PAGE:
Moderate improvements were reported in the overall availability or access to services and programs for mine/ERW survivors. While there were still many mine/ERW survivors waiting for services and benefits, service providers and organizations working with survivors gained a better understanding of the assistance pathways process to access survivors’ rights at the local and departmental levels, improving the overall quality and effectiveness of services received by survivors and reducing delays. Overall access to assistance services therefore improved somewhat as a result of promotion and awareness raising of Victims’ Law 1448 and the assistance pathways by the government.[20] However, survivors still struggled to access the benefits of the law as they face multiple financial, physical, and administrative barriers to obtain basic medicines and rehabilitation services.

Victim assistance in 2015

Survivors had a better understanding of their rights and procedures to access them. Access to assistance improved overall. However, assistance is still largely provided at the level emergency care, but comprehensive rehabilitation remained far less available. Changes in administrative roles due to elections often delayed the implementation of guaranteed rights and services, and reinforcing the relevant actors used the scarce time and capacity resources of civil society.[21]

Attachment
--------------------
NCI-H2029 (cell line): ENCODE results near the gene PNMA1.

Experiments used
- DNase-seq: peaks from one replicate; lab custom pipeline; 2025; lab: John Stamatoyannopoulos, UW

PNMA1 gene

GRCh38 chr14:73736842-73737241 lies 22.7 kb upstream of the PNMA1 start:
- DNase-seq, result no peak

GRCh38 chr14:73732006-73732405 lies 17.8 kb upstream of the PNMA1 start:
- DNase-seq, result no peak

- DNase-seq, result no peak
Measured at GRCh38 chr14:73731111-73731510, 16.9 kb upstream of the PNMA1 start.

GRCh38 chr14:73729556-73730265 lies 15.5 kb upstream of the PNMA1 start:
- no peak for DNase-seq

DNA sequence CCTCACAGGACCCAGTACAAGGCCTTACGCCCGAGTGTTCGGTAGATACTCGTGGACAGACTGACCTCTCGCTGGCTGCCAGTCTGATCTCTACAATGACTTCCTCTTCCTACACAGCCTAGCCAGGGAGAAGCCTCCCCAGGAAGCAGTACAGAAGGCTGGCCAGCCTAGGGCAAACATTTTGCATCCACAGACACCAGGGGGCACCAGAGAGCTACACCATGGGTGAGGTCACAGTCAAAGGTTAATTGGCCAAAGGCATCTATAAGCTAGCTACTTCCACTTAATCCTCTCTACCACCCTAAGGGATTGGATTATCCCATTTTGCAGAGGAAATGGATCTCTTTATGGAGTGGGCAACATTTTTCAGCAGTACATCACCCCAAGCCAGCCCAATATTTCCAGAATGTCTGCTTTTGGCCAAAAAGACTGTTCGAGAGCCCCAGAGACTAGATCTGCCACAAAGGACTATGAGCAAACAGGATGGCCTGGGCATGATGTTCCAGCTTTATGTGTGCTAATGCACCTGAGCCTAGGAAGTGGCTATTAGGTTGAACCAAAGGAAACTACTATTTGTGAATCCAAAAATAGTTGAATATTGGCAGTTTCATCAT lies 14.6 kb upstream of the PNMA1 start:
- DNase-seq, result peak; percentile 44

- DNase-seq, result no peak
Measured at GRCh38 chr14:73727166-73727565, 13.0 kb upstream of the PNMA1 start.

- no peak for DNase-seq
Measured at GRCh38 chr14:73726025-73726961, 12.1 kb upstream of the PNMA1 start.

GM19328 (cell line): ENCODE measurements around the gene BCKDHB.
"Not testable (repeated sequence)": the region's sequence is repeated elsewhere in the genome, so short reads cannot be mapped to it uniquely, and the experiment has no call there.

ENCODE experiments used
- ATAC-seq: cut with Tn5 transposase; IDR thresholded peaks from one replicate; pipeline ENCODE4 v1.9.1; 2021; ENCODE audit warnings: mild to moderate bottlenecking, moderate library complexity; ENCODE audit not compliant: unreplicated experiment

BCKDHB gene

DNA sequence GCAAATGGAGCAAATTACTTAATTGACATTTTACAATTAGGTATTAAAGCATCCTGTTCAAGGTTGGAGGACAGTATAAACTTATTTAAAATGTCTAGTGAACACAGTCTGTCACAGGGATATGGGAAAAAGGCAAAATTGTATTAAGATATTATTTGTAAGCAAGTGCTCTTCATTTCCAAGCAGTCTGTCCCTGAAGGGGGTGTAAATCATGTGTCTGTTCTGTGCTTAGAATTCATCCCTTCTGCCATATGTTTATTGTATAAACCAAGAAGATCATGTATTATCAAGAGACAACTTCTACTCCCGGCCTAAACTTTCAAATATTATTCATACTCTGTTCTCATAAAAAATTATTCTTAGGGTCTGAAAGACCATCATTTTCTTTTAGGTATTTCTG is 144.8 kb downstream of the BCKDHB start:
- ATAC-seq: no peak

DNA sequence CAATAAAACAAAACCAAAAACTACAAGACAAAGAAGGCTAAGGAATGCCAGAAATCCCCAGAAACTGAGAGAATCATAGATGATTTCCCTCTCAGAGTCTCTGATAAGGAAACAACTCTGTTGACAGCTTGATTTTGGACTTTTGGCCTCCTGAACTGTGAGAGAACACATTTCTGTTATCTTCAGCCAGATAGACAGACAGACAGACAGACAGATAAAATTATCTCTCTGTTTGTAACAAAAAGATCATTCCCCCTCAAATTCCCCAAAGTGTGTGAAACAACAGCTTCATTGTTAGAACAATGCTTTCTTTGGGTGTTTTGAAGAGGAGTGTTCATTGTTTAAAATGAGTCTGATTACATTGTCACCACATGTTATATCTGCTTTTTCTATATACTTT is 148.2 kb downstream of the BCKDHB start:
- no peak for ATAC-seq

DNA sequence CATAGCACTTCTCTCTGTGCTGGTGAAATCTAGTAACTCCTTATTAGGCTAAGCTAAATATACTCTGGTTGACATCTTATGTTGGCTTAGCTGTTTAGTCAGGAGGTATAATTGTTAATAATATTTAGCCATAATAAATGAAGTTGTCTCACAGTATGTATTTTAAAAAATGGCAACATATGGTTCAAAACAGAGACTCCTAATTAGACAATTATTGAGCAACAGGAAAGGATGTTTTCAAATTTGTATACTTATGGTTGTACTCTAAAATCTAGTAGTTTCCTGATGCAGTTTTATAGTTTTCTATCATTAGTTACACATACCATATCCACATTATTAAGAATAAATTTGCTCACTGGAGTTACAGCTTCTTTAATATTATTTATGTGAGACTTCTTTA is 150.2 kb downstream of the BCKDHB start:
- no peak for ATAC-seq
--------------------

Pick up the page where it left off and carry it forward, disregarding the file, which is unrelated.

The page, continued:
Of all survivors eligible for assistance, less than half received the services to which they are entitled. Despite efforts to improve access to rehabilitation, complex bureaucratic procedures often resulted in delayed access to services.[22] Gaps in the provision of health, rehabilitation, and psychosocial services remained prevalent.[23] Overall in 2015, an increased emphasis on children and women was noted, as well as improved efforts and mechanisms to include families of victims of the armed conflict and other minorities in the provision of assistance.[24] Colombia has a strong legal framework to assist and address the rights and needs of victims and persons with disabilities and there were notable advances, however many of these policies were not entirely implemented.

Assessing victim assistance needs

DAICMA is legally mandated to collect and manage all information on mine/ERW casualties and victim assistance.[25] There are also many additional sources of information on mine-related accidents.[26] In 2015, needs evaluation procedures were modified to allow clearer evaluation of local assistance needs and gaps in accessing services.[27]

In June 2015, the deadline expired for the registration of persons victimized between 1 January 1985 and 10 June 2011. As of June 2015, 5,539 mine/ERW victims were officially registered in the Registry of Victims (RUV), managed by the Victims’ Unit.[28] This figure was less than half of the total number of mine/ERW casualties recorded by DAICMA for the same period in its Information Management System for Mine Action (IMSMA) database.[29] There was also still a need to cross reference IMSMA data on casualties with the health systems SISBEN registry.[30]